LeRoy Poff is a Professor in the Department of Biology at Colorado State University. His research interests are guided by the broad consideration of how ecological processes and patterns are constrained by habitat structure and environmental variability at multiple scales in aquatic ecosystems. Small-scale research focuses on how spatial habitat heterogenety influences the strangth and outcomes of interactions among insect grazers and how these grazers regulate stream algal production across gradients of current velocity.
Dr. Poff is interested in integrating ecological response across all levels of habitat constraint, from local patches to whole watersheds. His research provides a basis for predicting aquatic community attributes at geographic scales and for ecological responses to land-use alterations and regional climate changes.
Brandon Bestelmeyer is a Research Ecologist at the Jornada Experimental Range for the USDA-Agricultural Research Service. His work addresses the causes and management implica6tions of ecosystem dynamics in drylands and other ecological systems. He studies processes at several spatial scales as a basis for understanding the formation and maintenance of alternative ecosystem s6tates. This work has involved measurements and analysis of plant and animal community pattern and dynamics, plant growth/reproduction, characterization of soil surface and soil profile properties, mapping of vegetation, and social-ecological system perspectives.
Applications of Dr. Bestelmeyer's research are focused on US land management agencies and institutions in Mongolia, China, and Argentina.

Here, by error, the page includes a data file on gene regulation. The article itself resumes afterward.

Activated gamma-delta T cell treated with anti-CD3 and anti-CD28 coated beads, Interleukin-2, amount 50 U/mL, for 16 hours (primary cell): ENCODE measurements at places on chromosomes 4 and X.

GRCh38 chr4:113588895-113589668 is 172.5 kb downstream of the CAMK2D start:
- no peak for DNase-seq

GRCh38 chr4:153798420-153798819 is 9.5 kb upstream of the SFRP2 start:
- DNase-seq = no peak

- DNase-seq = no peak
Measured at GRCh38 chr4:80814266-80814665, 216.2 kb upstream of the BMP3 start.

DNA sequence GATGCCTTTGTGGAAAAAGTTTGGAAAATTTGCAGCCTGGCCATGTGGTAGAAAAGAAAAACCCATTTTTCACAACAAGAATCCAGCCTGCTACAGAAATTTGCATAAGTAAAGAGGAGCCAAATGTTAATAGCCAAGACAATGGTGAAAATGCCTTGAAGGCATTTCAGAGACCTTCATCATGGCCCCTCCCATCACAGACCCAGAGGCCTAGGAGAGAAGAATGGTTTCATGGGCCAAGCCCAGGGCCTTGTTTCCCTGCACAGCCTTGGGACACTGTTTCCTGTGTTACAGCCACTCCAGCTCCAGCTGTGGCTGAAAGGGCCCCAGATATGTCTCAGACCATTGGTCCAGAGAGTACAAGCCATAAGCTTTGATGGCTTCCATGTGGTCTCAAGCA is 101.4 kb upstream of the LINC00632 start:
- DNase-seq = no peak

Ivette Perfecto is the George W. Pack Professor of Ecology, Natural Resources and Environment at the University of Michigan. Her research focuses on biodiversity and arthropod-mediated ecosystem services in rural and urban agriculture. She also works on spatial ecology of the coffee agroecosyste and is interested more broadly on the links between small-scale sustainable agriculture, biodiversity and food sovereignty. She is co-author of three books, Breakfast of Biodiversity; Nature's Matrix: Linking Agriculture, Conservation and Food Sovereignty; and Coffee Agroecology.
Dr. Perfecto's lab is investigating how local level multi-species interactions generate autonomous pest control in agroecosystems using coffee agroforests as a model system.
Brian McGill is a Professor at the School of Biology and Ecology, Sustainability Solutions Initiative at the University of Maine and has a cooperating appointment with the Climate Change Institute. he seeks to understand the patterns and processes controlling the distribution and abundance of organisms at medium to large scales to lead to more predictive theories of how distribution and abundance will change under anthropogenic global change (especially climate change and landcover change). He tends to be a generalist in his research, pursuing a wide variety of questions, and enjoys collaborations that take him into new areas.
Dr. McGill ensures focus by including the following into all his new research: distribution and abundance of organisms (aka biodiversity), meso- to macro-scales, global change (climate & landcovover), and ecoinformatics.
Ruth Shaw is a Professor at the Department of Eoclogy, Evolution, and Behavior at the University of Minnesota. Her lab studies evolutionary processes in contemporary plant populations. A central goal is to clarify the dynamics of evolutionary change in nature, using a combination of quantitative genetics, population biology, and field experiemnts. Reocurring and ongoing themes include adaptation to climate change and evolutionary consequences of severe fragmentation of populations.
In Dr. Shaw's empirical studies of plant populations, she strives to understand evolutionary change as it is influenced by ecological context. In support of the empirical research, she has worked toward enhancing statistical capabilities for quantitative genetics and for analysis of fitness.